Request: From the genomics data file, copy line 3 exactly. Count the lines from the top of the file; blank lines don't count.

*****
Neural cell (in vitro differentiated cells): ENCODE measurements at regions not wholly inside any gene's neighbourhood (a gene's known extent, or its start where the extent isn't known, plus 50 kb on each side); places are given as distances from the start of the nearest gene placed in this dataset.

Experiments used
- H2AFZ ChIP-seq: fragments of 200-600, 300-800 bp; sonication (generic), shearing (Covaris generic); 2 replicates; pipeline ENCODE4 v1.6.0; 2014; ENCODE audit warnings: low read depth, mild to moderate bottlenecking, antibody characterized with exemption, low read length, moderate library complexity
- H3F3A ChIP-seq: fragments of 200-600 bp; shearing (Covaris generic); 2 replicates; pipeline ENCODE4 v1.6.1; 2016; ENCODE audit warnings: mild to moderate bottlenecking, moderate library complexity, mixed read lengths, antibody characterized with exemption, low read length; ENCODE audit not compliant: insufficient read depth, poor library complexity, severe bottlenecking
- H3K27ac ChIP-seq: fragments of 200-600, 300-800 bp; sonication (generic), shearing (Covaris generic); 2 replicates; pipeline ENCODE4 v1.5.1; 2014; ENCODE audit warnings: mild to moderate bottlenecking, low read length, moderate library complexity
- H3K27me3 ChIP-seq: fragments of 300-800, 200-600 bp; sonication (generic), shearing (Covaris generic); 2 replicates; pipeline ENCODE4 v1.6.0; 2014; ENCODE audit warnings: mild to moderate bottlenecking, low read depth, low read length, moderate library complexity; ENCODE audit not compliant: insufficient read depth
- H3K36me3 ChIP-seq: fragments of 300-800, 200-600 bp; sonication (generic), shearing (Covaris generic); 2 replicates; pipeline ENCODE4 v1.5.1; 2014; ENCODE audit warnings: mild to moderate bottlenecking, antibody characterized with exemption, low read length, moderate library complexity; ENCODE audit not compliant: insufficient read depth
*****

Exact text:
- H2AFZ ChIP-seq: fragments of 200-600, 300-800 bp; sonication (generic), shearing (Covaris generic); 2 replicates; pipeline ENCODE4 v1.6.0; 2014; ENCODE audit warnings: low read depth, mild to moderate bottlenecking, antibody characterized with exemption, low read length, moderate library complexity